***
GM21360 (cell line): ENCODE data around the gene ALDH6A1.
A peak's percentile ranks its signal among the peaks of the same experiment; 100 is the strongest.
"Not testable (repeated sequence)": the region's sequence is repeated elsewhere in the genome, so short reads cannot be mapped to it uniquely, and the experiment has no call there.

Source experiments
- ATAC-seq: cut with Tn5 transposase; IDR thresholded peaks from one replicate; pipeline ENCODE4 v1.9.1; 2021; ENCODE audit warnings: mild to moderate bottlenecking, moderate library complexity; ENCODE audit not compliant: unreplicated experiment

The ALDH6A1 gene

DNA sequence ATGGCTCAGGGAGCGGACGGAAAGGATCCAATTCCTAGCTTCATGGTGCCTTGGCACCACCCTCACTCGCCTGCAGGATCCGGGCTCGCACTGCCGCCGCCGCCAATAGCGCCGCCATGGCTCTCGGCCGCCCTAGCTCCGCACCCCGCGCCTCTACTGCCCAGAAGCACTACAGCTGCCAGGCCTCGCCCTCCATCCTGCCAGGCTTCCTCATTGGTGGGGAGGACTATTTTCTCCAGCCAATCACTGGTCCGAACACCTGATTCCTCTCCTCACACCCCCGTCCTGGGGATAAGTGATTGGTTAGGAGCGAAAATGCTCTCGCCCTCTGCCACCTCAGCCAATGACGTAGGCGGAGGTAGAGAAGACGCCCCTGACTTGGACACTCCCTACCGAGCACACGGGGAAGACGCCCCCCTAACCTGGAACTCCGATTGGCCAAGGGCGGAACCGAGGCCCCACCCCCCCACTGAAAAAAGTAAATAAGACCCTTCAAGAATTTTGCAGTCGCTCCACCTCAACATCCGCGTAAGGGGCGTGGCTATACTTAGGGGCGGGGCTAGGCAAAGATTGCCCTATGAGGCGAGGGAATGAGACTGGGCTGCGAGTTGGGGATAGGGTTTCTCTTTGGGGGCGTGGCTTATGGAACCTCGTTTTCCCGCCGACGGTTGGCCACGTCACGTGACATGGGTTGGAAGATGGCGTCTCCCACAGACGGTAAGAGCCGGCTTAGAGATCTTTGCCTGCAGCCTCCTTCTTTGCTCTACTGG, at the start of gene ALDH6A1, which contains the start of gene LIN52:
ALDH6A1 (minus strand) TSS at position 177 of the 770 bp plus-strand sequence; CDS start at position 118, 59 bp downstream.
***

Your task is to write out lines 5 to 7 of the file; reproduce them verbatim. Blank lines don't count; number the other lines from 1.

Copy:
- ATAC-seq: cut with Tn5 transposase; IDR thresholded peaks from one replicate; pipeline ENCODE4 v1.9.1; 2021; ENCODE audit warnings: mild to moderate bottlenecking, moderate library complexity; ENCODE audit not compliant: unreplicated experiment

The ALDH6A1 gene

DNA sequence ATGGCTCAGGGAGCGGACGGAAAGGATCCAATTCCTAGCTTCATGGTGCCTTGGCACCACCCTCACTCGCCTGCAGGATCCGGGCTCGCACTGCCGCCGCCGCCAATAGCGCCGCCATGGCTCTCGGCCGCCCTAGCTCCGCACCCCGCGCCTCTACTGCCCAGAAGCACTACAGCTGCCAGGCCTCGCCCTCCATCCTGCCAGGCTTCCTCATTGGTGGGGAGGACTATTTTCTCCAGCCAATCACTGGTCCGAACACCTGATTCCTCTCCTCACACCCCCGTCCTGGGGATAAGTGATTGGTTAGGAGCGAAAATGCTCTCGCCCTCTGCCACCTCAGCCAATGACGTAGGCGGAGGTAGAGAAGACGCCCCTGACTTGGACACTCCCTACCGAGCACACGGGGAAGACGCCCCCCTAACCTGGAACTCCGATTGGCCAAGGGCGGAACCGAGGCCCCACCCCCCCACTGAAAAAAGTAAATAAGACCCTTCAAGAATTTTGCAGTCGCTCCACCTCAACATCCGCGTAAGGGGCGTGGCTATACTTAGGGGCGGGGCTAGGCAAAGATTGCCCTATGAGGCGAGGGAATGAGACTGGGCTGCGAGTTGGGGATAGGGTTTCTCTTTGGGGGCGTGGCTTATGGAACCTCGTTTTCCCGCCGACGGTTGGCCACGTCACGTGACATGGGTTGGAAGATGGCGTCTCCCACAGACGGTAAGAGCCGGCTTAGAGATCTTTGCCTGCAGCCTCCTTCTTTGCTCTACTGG, at the start of gene ALDH6A1, which contains the start of gene LIN52: